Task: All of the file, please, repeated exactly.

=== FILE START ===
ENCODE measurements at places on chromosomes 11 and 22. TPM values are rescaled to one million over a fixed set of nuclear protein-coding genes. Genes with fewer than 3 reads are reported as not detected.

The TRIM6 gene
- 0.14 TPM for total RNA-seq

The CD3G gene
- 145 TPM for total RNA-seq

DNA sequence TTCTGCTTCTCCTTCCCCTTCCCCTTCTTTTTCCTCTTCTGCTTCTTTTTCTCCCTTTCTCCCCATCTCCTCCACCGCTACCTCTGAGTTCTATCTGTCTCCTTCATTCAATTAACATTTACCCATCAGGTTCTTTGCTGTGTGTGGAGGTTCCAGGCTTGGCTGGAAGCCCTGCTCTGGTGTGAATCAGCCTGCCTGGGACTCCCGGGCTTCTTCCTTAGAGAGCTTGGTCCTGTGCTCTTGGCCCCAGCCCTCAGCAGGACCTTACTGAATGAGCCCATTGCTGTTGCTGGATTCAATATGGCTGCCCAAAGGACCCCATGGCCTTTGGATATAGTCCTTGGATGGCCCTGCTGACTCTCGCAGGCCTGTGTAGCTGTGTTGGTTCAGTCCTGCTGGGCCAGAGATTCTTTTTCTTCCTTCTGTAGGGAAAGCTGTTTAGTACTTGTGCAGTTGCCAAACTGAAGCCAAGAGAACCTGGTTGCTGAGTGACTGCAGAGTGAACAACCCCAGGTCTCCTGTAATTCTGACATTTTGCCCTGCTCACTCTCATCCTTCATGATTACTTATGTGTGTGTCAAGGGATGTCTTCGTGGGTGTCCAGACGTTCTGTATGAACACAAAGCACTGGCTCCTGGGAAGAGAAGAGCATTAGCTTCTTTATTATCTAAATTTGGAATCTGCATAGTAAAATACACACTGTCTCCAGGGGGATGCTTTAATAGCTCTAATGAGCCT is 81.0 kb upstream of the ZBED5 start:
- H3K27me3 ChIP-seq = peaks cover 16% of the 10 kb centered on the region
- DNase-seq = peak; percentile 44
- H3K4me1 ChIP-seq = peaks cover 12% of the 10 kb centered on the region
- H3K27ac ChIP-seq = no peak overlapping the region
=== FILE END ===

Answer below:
ENCODE measurements at places on chromosomes 11 and 22. TPM values are rescaled to one million over a fixed set of nuclear protein-coding genes. Genes with fewer than 3 reads are reported as not detected.

The TRIM6 gene
- 0.14 TPM for total RNA-seq

The CD3G gene
- 145 TPM for total RNA-seq

DNA sequence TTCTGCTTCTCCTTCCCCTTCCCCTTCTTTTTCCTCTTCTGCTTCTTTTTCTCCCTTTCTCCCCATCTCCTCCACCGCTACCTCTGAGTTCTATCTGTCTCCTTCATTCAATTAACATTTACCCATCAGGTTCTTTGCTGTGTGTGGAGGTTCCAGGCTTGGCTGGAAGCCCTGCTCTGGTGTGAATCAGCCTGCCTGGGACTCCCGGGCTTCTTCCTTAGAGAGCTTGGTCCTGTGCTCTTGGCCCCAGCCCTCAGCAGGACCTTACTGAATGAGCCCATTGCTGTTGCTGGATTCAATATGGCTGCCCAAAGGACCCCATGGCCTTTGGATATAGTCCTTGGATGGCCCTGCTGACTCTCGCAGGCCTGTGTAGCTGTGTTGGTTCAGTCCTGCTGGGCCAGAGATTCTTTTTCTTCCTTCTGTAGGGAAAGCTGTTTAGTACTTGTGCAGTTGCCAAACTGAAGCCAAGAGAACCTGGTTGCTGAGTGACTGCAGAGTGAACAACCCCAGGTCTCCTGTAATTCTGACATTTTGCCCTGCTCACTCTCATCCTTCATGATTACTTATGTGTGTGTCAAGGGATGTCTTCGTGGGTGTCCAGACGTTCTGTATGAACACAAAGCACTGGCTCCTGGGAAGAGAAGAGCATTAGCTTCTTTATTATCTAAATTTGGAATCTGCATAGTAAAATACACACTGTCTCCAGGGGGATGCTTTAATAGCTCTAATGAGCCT is 81.0 kb upstream of the ZBED5 start:
- H3K27me3 ChIP-seq = peaks cover 16% of the 10 kb centered on the region
- DNase-seq = peak; percentile 44
- H3K4me1 ChIP-seq = peaks cover 12% of the 10 kb centered on the region
- H3K27ac ChIP-seq = no peak overlapping the region